There’s danger in every aspect of firing, from WARN Act layoffs and exit interviews to constructive discharge and more.
Learn how to fire an employee and sidestep wrongful termination lawsuits, with battle-tested firing procedures, and employment termination letters. At last, you can fire at will!
An employee who had a state interference-with-contract claim dismissed—the court said he had been legitimately fired for insubordination—can still file a federal whistleblower retaliation lawsuit based on the same facts.
If you supervise employees in any capacity, there will come a time when you need to let someone go. Here are some tips for making the best of a bad situation.
Do you have an angry, dissatisfied employee that no supervisor seems capable of making happy? Then document any behavior that demonstrates the employee is difficult or insubordinate and discipline accordingly.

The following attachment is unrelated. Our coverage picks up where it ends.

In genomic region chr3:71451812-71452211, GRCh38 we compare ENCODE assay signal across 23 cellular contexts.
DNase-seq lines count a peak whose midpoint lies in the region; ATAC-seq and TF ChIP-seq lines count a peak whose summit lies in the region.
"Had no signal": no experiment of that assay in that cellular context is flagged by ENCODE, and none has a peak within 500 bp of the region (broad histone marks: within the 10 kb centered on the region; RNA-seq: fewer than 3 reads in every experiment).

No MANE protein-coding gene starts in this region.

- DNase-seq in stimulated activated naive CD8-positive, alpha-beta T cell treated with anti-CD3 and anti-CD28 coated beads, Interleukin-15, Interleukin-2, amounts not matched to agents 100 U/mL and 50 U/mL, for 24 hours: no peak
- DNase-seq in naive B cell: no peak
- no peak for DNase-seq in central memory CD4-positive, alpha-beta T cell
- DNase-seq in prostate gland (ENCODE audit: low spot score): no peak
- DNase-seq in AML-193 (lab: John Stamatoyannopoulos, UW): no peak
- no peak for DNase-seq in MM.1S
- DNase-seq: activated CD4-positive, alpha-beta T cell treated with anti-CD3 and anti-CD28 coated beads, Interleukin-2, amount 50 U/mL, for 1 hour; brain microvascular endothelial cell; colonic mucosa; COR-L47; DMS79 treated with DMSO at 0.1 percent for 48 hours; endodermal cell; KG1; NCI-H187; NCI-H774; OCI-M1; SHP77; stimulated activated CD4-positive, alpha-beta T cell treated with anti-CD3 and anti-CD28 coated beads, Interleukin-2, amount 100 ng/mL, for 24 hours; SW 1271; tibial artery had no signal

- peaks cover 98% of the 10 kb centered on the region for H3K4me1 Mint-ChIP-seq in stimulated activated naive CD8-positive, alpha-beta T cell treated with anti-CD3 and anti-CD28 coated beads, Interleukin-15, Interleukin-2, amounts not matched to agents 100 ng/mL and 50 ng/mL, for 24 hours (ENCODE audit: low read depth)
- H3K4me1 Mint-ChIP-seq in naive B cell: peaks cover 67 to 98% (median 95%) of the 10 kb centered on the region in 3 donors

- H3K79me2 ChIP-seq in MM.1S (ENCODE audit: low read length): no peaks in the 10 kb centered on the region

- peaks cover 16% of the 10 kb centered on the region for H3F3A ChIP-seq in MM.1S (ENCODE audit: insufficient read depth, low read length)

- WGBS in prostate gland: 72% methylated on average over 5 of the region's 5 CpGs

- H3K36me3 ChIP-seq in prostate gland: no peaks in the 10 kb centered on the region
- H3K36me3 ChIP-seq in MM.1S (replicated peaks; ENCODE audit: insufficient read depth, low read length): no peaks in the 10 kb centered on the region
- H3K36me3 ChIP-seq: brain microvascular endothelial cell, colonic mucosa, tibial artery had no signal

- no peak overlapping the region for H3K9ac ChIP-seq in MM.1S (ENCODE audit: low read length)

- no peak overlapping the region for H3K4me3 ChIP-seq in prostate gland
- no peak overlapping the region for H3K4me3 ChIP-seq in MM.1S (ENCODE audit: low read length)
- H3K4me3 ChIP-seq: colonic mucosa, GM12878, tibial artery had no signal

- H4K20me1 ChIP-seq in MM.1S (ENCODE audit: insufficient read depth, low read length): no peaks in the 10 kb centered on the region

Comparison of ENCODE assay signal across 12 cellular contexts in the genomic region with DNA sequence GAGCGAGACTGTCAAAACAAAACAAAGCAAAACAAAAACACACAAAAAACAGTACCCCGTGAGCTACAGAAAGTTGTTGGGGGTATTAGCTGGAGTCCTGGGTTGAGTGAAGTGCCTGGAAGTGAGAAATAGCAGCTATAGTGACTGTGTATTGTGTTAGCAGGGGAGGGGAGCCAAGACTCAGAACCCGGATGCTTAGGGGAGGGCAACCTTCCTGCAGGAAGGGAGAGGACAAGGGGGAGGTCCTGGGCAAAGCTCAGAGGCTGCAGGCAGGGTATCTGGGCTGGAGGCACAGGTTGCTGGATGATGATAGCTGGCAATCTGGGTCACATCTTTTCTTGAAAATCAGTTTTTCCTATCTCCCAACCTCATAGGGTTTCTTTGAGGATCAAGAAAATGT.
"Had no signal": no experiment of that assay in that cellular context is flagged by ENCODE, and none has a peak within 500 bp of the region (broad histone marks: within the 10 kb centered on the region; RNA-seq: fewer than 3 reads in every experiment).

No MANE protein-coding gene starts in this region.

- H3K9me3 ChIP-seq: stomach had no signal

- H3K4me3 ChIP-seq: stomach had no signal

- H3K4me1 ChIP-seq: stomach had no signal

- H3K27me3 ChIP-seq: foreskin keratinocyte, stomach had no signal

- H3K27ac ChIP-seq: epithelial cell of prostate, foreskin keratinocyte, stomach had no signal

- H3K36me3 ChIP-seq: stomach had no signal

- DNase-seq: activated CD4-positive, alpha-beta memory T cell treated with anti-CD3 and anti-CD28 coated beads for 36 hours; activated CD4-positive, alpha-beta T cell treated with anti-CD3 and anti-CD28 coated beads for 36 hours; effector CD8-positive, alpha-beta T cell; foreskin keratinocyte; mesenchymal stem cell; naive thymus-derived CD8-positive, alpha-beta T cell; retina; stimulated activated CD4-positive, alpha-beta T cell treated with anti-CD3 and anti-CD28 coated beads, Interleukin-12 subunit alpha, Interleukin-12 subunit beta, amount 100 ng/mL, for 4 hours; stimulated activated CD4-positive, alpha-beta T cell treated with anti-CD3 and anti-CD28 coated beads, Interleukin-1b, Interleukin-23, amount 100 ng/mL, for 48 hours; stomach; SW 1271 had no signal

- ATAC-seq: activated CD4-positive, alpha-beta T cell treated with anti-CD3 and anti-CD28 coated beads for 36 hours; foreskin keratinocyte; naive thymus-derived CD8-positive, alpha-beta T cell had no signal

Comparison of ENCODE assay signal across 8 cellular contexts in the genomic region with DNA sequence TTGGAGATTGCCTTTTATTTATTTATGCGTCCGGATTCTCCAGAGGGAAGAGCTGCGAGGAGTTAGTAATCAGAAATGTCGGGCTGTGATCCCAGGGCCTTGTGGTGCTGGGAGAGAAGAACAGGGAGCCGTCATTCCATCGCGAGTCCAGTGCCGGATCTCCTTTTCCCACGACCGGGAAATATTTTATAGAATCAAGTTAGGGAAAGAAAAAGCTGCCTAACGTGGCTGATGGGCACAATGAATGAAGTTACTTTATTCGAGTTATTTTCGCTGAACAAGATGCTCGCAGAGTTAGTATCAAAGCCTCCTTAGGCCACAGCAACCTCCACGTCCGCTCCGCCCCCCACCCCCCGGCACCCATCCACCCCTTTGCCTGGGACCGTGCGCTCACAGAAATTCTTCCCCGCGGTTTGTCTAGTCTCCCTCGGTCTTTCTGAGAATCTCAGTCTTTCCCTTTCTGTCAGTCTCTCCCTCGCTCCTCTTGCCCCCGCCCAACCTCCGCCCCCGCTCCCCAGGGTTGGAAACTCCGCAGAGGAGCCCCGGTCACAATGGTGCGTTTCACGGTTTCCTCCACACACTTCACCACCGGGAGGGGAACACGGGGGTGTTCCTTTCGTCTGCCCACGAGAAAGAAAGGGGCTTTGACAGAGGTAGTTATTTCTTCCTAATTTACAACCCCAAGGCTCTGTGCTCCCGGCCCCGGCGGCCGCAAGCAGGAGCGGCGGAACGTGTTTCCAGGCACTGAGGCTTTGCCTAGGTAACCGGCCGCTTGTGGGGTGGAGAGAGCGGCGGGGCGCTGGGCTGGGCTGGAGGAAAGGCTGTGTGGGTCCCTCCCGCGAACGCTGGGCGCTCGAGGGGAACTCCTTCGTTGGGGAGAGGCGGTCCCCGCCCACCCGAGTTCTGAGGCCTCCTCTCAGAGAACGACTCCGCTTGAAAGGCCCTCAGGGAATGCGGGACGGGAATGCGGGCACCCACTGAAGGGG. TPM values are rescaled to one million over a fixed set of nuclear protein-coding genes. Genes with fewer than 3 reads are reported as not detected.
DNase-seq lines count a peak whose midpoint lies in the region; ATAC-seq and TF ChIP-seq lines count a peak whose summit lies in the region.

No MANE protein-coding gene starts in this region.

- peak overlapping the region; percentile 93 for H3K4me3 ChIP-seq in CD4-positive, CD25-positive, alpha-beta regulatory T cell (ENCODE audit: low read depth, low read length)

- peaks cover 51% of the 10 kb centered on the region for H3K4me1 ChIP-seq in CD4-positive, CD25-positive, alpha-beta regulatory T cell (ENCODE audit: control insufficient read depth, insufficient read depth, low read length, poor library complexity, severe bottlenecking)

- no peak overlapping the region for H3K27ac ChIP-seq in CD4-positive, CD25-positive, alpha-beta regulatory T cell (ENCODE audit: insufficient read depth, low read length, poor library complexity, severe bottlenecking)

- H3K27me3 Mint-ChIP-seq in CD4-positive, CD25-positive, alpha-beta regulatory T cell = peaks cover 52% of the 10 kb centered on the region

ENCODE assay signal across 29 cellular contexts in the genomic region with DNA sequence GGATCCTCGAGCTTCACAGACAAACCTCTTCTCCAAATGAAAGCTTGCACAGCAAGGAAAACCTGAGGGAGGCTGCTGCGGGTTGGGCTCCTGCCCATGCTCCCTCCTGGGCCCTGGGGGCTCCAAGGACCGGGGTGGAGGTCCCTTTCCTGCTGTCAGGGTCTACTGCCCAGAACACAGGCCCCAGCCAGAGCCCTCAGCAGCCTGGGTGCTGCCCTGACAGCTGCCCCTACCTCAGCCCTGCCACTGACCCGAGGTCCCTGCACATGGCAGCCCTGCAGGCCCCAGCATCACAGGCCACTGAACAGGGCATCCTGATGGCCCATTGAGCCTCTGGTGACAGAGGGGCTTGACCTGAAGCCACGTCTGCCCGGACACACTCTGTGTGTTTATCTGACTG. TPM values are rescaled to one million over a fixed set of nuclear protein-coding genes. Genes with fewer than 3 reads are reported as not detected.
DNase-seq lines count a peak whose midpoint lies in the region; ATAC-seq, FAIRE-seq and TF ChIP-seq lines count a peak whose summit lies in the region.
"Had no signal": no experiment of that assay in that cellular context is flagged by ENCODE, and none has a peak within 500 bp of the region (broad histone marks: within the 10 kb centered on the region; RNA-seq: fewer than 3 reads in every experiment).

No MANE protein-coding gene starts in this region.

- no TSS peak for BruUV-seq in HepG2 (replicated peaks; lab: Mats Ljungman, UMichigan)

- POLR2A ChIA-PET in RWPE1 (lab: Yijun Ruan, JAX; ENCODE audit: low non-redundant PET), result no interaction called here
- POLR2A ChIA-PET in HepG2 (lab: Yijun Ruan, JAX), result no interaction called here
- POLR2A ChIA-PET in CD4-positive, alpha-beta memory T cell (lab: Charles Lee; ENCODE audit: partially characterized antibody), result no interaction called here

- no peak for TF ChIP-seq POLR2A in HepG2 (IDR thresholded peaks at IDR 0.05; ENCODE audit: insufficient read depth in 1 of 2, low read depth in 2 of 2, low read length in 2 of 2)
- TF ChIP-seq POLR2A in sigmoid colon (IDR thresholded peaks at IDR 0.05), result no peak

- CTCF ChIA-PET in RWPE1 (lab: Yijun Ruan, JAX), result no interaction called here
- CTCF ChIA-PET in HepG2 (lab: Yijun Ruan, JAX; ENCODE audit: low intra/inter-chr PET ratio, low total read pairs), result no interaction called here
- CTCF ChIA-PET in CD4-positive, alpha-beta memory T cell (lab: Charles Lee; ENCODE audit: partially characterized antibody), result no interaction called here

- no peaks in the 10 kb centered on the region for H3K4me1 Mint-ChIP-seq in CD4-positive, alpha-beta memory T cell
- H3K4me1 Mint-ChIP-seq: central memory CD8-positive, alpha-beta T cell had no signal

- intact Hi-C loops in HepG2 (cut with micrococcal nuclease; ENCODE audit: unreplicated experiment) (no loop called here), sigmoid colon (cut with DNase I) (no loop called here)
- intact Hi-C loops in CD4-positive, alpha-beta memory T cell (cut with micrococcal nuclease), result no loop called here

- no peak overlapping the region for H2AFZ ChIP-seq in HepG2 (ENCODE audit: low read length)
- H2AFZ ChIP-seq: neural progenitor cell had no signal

Public employees have limited First Amendment rights to speak out on matters of public importance. But when that speech is actually part of the employee’s job, it’s not considered “speaking out” in the Constitutional sense. It doesn’t come with job protection.
Are you afraid to discipline, or even discharge, a pregnant employee? You shouldn’t be, as long as you have a rock-solid reason unrelated to pregnancy.
It’s fine to offer an early retirement buyout. It’s a very bad idea to say that, if not enough older workers accept the offer, they might be fired.
Check out this cartoon as a manager handles documentation for firing.
A federal court has refused to expand possible reasons for employment lawsuits to include so-called “bullying” claims.
When can you legally terminate a worker for what he or she does on their own time? The answer is an unsatisfying, “It depends.”
Before you decide to terminate employees for budgetary reasons, make sure you are prepared to justify that rationale. Otherwise—and especially if you provide other reasons later—your motivation may look suspect if the employee sues.